Ukraine Monitor

Date: 31 October 2018

Populist Versus “War” President

Everything points to the fact that the struggle for the presidency in Ukraine in 2019 will be fought between Petro Poroshenko and Yulia Tymoshenko. Much will depend on who will manage to impose the themes of his or her campaign and whether the external affairs (mainly the conflict with Russia) will influence the political choice of Ukrainians. Even though the head of the opposition is leading in polls, the advantage of the current president lies in his political skilfulness and the support of the state machine. In Ukrainian realities, it is a very important factor.


In polls carried out in October, the two first positions are almost always occupied by Tymoshenko and Poroshenko. The former PM is leading with the support of 12-16 percent. The president has the support of 8-11 percent. The second round will be decisive – it is obvious for long that Tymoshenko will take part in it. Today, it is visible that Poroshenko can count on the second round as well. It was predicted for long and now it is clear, as during recent months the president started the political offensive and raised his position in the opinion polls. It seems that for the first time since long, Moscow will not have anyone to support from the main two rivals. Also, the pro-Russian electorate decreased after the annexation of the Crimea and occupation of one-third of Donbas. But the use of the “Russian card” can be expected in the battle between two main candidates. Poroshenko will be getting back to the gas contract which was signed in 2009 by the then PM (not beneficial to Ukraine), and Tymoshenko may point to Poroshenko’s connections with Russia or his political past in a pro-Moscow party. One should remember that Poroshenko has changed his political parties not once. He cooperated with Viktor Yushchenko, but he was an important figure in the Party of Regions as well. Tymoshenko occupied the position of the Prime Minister twice: between January and September 2005 and between December 2007 and March 2010. He is the leader of the candidates for the presidential seat since mid-2016.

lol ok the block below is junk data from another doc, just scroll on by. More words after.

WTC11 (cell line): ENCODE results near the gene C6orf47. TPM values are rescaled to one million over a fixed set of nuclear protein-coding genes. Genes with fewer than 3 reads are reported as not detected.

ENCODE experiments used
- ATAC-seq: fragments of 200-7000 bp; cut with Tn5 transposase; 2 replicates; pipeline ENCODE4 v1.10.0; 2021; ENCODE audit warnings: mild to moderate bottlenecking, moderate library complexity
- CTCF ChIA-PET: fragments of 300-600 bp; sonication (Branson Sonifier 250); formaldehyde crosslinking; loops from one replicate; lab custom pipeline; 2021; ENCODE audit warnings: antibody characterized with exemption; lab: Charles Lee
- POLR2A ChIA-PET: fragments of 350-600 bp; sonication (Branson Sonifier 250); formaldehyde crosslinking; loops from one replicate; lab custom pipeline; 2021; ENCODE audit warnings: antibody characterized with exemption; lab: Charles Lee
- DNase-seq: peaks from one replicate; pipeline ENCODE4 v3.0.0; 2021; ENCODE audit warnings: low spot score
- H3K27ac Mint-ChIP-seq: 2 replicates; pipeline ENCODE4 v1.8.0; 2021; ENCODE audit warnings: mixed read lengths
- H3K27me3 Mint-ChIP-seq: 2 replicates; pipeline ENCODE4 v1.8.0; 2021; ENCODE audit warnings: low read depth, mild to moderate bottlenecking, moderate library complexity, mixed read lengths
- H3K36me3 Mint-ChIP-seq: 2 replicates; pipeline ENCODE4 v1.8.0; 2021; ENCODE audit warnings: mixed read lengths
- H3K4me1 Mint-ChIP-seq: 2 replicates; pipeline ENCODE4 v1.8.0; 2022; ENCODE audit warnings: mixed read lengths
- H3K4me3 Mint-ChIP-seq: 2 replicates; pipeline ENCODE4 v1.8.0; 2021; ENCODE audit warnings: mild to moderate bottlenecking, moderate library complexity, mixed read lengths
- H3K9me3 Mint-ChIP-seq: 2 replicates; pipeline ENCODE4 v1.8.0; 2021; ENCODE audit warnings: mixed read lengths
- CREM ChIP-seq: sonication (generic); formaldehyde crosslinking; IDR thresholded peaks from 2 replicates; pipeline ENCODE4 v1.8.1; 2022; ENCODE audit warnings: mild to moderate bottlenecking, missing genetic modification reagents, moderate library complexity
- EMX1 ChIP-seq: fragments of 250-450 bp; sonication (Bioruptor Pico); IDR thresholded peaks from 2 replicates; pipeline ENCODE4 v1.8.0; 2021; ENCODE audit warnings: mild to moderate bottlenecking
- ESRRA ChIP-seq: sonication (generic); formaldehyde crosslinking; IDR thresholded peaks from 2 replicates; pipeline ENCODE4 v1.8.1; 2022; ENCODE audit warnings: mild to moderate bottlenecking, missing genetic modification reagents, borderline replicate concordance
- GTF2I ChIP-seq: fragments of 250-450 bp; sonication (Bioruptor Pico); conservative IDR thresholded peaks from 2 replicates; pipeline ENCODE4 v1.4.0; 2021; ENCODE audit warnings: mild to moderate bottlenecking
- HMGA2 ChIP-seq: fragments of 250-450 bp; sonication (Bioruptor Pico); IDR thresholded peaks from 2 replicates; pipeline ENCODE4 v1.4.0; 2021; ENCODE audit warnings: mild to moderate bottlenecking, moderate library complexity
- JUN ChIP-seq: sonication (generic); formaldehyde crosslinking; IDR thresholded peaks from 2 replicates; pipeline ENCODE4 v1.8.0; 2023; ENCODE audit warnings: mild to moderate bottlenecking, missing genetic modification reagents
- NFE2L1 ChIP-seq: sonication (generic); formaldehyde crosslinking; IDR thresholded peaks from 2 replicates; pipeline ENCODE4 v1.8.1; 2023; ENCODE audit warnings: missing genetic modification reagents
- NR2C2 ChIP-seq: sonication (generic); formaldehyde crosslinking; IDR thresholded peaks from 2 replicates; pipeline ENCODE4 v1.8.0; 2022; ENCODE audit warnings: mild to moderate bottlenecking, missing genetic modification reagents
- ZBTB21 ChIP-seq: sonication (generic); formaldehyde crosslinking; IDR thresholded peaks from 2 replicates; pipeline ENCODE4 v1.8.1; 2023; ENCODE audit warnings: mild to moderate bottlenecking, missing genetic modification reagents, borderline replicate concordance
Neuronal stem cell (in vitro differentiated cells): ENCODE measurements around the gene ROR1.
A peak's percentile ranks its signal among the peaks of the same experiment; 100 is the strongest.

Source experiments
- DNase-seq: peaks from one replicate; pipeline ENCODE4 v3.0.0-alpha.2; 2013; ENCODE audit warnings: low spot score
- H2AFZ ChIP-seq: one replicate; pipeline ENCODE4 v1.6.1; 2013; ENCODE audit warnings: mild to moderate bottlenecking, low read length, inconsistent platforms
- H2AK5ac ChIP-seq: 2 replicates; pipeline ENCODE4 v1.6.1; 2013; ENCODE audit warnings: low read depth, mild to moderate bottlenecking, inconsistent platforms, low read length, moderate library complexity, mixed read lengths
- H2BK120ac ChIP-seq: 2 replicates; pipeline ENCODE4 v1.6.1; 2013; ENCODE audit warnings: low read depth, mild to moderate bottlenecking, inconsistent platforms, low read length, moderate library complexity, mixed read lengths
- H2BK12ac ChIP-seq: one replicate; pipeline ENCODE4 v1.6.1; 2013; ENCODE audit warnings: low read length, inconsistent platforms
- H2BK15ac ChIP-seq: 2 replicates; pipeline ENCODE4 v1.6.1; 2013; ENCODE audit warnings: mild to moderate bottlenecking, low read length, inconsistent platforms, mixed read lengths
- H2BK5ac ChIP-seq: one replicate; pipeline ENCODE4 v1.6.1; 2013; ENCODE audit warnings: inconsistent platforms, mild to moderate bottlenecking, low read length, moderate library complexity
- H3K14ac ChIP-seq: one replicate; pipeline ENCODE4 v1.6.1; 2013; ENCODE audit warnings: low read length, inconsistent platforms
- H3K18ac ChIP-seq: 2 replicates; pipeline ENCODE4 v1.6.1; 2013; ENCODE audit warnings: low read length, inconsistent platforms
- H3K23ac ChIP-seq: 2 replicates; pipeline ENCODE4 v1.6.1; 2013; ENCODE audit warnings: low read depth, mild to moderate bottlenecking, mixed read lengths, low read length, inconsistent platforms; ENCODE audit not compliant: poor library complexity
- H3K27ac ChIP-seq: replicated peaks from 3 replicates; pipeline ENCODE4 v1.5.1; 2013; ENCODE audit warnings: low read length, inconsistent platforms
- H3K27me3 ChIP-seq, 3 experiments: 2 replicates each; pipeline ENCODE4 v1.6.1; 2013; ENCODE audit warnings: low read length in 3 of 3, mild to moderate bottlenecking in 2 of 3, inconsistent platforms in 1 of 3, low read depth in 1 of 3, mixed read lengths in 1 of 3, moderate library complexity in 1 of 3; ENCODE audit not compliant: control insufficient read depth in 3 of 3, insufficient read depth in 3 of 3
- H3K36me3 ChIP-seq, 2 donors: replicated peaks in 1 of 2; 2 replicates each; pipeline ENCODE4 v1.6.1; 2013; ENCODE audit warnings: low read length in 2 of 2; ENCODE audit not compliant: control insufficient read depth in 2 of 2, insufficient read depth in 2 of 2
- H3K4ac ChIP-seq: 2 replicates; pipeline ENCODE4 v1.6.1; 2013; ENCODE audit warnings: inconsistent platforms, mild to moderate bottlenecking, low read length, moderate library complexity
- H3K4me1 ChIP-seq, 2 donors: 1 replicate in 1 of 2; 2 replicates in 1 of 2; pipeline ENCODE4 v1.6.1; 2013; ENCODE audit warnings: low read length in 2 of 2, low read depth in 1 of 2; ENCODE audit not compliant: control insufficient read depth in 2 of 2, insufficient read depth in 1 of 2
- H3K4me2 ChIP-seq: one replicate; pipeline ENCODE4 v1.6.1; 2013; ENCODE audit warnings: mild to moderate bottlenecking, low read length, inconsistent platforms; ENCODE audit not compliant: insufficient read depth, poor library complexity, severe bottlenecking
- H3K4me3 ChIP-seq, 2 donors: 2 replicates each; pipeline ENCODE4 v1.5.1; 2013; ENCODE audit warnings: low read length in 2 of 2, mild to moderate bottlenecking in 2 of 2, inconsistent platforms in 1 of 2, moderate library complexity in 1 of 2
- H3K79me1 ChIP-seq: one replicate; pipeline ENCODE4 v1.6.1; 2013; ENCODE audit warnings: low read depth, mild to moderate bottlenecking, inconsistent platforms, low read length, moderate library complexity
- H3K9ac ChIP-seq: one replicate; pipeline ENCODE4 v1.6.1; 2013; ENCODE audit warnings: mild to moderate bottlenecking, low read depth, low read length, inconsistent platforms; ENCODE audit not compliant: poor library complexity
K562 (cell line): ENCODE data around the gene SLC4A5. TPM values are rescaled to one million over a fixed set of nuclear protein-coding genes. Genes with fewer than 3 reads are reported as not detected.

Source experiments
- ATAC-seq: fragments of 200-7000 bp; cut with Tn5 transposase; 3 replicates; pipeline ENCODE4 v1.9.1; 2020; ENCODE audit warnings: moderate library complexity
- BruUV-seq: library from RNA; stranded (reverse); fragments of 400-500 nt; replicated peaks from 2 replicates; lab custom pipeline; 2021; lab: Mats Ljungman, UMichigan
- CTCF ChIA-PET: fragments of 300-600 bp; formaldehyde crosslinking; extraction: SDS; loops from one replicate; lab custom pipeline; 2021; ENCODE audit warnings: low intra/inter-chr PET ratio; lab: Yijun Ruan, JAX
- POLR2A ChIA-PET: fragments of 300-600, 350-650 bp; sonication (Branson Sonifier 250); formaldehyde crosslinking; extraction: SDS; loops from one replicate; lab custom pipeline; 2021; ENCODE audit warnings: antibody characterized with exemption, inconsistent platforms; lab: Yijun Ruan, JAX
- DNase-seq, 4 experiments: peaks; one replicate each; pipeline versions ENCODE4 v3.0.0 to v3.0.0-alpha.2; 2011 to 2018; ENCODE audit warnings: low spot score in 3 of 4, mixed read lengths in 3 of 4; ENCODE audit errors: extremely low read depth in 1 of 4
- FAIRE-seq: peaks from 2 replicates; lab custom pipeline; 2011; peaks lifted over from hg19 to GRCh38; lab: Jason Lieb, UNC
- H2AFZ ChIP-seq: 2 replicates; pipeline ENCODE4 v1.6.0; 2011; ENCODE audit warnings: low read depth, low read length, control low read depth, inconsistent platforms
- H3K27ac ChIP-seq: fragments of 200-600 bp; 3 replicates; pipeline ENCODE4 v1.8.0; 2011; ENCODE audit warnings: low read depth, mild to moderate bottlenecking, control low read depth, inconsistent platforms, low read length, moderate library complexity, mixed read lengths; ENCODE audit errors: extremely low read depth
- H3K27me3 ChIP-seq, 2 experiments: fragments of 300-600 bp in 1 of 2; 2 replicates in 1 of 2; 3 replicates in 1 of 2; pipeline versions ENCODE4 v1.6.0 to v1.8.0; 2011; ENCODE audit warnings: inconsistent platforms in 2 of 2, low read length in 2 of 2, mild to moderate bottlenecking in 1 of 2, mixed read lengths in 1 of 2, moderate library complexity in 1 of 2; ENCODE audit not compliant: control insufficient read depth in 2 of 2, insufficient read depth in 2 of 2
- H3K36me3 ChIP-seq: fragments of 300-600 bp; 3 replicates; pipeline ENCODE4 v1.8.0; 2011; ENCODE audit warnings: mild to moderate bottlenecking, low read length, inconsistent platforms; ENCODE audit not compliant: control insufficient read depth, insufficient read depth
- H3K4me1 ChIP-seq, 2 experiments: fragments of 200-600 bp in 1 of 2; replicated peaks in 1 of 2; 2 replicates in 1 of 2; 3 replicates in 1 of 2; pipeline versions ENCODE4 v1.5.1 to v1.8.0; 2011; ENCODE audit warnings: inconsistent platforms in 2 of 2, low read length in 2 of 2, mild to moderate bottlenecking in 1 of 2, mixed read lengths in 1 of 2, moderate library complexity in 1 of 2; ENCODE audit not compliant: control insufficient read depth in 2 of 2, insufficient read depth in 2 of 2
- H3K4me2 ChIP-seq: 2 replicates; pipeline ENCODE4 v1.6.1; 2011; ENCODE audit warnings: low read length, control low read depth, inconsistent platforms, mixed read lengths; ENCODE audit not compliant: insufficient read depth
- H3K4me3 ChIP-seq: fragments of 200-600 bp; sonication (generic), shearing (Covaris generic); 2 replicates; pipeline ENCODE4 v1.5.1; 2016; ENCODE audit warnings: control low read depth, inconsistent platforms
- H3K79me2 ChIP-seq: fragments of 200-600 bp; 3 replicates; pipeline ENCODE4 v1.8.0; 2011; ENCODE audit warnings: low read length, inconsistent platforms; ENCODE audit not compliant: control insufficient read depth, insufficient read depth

In the unofficial campaign, Poroshenko adopted a nationalistic position. With the lack of considerable success in reforms of the state and economy, it is the only motive giving him chances for victory. Confrontation with Russia and warlike attitude – this are the main themes of his presidential campaign. In these two matters, he can actually prove his achievements or at least use the situation. After the catastrophe in 2014, shameful loss of the Crimea and dramatic losses in the confrontation with the Russian army which intervened in the summer of 2014 to defend the rebellion in Donbas, the Ukrainian army has been considerably reinforced. The greatest success of Poroshenko, however, was the decision of the Archbishop of Constantinople Bartholomew and the acquisition of independence by the Ukrainian Orthodox Church – which ceased its dependence on Moscow. Tymoshenko will aim at the weakest points of her rival: which is using the economic and social problems from the populist position. It will be even easier as Kiev has to make more and more unpopular decisions required by the conditions stated by the foreign financial institutions which are supporting Ukraine.

Elections in 2019 will be a revenge for the previous ones – but this time they will not end in the first round. In 2014 Poroshenko won the first round gaining 54,70 percent of votes. Tymoshenko was the second, but with only 12,81 percent.

All texts published by the Warsaw Institute Foundation may be disseminated on the condition that their origin is credited. Images may not be used without permission.


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